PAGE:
Document Detail


Sorption of trihalomethanes in foods.
MedLine Citation:
PMID:  20598747     Owner:  NLM     Status:  MEDLINE    
Abstract/OtherAbstract:
Trihalomethanes (THMs, namely, CHCl(3), CHCl(2)Br, CHClBr(2) and CHBr(3)) are disinfection by-products that are present in drinking water. These toxic chemicals are also present in meat, dairy products, vegetables, baked goods, beverages and other foods, although information regarding their concentrations and origin is very limited. This study investigates sorption of THMs occurring during rinsing and cooking of foods and the significance of food as an exposure source. Initial estimates of THM uptake were measured in experiments representing rinsing with tap water at 25 C using nine types of food, and for cooking in tap water at 90 C for fourteen other foods. A subset of foods was then selected for further study over a range of THM concentrations (23.7-118.7 microg/l), temperatures (25 C and 90 C), food concentrations (0.2-1.4, food weight: water weight), and contact times (5-240 min). Data were analyzed using regression and exponential models, and diffusion models were used to help explain the trends of THM uptake. Among vegetables, sorbed THM concentrations at 25 C were 213 to 774 ng/g for CHCl(3), 53 to 609 ng/g for CHCl(2)Br, and 150-845 ng/g for CHClBr(2). Meats at 90 C tended to have higher concentrations, e.g., 870-2634 ng/g for CHCl(3). Sorbed concentrations increased with contact time and THM concentration, and decreased with food concentration in rinsing tests (using spinach, iceberg-head lettuce and cauliflower) and cooking tests (using tomato, potato, beef and miso-tofu soup). For most foods, THM uptake was diffusion limited and several hours were needed to approach steady-state levels. Swelling, hydrolysis and other physical and chemical changes in the food can significantly affect sorption. Screening level estimates for CHCl(3) exposures, based on experimental results and typical food consumption patterns, show that uptake via foods can dominate that due to direct tap water consumption, suggesting the importance of sorption and the need for further evaluation of THM intake due to foods.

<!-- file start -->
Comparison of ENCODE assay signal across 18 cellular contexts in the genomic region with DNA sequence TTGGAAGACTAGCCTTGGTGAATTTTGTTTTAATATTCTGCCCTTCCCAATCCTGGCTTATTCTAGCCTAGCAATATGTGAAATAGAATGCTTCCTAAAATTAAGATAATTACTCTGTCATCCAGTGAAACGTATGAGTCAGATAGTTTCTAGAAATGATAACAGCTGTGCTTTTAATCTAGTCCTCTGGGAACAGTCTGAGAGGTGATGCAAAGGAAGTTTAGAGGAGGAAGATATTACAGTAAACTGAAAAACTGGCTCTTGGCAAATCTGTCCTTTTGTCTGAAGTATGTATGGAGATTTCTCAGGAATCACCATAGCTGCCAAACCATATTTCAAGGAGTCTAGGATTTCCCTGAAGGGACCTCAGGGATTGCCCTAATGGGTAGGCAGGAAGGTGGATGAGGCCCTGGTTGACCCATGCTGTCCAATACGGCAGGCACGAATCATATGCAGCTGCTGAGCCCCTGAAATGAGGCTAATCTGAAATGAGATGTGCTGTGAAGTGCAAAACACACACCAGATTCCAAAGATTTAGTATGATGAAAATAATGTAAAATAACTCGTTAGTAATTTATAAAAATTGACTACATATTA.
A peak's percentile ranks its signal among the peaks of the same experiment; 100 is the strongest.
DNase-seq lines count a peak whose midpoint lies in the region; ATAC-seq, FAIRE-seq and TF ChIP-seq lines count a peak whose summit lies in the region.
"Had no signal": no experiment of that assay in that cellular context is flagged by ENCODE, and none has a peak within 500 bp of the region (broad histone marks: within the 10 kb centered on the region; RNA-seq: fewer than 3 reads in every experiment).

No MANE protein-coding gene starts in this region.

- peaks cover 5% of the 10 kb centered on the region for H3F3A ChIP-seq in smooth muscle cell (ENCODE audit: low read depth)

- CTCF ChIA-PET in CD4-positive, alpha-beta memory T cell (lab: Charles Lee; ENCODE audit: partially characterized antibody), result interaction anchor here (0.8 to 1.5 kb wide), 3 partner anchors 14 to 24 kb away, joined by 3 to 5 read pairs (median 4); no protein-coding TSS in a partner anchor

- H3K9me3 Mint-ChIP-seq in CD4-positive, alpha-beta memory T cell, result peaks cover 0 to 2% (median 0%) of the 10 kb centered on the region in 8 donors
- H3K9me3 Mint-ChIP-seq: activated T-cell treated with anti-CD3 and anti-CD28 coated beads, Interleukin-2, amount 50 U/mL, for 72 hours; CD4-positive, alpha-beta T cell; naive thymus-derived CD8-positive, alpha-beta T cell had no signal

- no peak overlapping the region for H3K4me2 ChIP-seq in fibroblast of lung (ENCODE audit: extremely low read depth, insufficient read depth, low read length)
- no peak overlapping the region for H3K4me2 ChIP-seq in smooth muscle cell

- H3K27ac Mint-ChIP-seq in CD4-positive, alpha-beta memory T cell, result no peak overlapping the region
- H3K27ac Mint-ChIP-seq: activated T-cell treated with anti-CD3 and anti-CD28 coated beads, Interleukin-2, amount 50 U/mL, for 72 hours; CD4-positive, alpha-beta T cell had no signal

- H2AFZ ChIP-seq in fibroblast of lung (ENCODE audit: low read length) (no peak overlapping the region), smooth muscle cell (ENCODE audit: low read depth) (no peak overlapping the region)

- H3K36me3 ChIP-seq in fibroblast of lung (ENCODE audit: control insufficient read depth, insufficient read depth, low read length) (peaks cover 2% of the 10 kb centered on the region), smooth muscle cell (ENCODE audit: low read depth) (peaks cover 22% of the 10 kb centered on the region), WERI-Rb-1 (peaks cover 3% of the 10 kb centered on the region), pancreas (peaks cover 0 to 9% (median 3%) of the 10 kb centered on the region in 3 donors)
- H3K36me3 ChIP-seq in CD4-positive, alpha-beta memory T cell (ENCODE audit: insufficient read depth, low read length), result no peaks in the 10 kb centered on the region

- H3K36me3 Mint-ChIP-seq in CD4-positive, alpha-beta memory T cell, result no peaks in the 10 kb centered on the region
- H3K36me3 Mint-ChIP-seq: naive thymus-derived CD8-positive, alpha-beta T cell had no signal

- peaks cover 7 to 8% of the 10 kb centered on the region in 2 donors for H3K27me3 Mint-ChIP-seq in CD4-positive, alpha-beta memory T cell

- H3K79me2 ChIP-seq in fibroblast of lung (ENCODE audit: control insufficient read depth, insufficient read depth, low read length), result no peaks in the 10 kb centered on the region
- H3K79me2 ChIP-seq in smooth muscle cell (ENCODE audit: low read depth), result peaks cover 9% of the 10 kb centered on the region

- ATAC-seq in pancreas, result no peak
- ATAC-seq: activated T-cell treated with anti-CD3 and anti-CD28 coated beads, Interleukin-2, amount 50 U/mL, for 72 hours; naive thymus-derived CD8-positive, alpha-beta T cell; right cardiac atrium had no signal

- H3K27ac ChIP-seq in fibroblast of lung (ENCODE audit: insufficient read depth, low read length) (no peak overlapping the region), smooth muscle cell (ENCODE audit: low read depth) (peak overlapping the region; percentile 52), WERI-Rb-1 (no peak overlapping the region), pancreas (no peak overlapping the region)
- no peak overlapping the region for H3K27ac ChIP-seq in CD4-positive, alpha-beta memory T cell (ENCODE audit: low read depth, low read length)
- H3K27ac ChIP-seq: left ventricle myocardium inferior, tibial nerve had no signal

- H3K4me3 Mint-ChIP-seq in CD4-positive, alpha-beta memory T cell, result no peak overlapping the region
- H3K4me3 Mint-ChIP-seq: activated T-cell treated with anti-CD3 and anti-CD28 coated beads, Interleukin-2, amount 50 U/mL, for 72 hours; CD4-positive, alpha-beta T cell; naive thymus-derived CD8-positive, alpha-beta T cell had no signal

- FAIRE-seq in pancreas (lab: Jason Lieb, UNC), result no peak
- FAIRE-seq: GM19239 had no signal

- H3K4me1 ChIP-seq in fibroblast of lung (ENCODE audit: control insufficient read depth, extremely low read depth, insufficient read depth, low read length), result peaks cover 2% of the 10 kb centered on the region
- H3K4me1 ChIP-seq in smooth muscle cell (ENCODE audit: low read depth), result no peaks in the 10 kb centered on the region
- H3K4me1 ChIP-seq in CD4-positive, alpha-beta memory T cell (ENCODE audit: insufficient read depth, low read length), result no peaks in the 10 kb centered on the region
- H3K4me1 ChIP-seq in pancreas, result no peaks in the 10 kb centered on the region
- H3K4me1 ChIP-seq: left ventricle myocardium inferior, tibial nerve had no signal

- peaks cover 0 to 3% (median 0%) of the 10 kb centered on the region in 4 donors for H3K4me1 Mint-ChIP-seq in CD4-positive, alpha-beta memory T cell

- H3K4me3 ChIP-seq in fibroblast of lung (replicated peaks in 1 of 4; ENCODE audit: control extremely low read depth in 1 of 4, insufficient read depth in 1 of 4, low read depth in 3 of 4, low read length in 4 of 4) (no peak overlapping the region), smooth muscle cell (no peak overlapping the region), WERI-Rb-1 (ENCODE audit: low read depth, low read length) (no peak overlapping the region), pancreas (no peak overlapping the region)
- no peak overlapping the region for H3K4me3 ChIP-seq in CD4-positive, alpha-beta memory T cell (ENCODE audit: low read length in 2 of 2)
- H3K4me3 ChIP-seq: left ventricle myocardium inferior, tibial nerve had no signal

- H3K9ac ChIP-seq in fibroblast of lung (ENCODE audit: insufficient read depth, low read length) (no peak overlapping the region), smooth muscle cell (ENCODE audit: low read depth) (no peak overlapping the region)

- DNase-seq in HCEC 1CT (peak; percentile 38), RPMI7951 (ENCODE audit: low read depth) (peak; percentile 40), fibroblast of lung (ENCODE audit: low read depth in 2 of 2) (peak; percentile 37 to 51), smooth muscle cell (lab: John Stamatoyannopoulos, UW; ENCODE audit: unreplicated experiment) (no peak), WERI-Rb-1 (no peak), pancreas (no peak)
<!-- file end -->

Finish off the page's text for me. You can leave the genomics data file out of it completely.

Authors:
An-Tsun Huang; Stuart Batterman
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Publication Detail:
Type:  Journal Article     Date:  2010-07-03
Journal Detail:
Title:  Environment international     Volume:  36     ISSN:  1873-6750     ISO Abbreviation:  Environ Int     Publication Date:  2010 Oct 
Date Detail:
Created Date:  2010-07-12     Completed Date:  2010-09-21     Revised Date:  -    
Medline Journal Info:
Nlm Unique ID:  7807270     Medline TA:  Environ Int     Country:  Netherlands    
Other Details:
Languages:  eng     Pagination:  754-62     Citation Subset:  IM    
Copyright Information:
Copyright 2010 Elsevier Ltd. All rights reserved.
Affiliation:
Environmental Health Sciences, University of Michigan, 109 Observatory Drive, Ann Arbor, Michigan 48109-2029, USA. huangan@mail.nih.gov
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MeSH Terms
Descriptor/Qualifier:
Absorption
Adsorption
Cookery
Disinfectants / analysis*,  chemistry
Environmental Exposure / analysis*
Environmental Pollutants / analysis*,  chemistry
Food Analysis
Food Contamination / statistics & numerical data*
Heating
Hydrophobicity
Trihalomethanes / analysis*,  chemistry
Water / chemistry
Chemical
Reg. No./Substance:
0/Disinfectants; 0/Environmental Pollutants; 0/Trihalomethanes; 7732-18-5/Water

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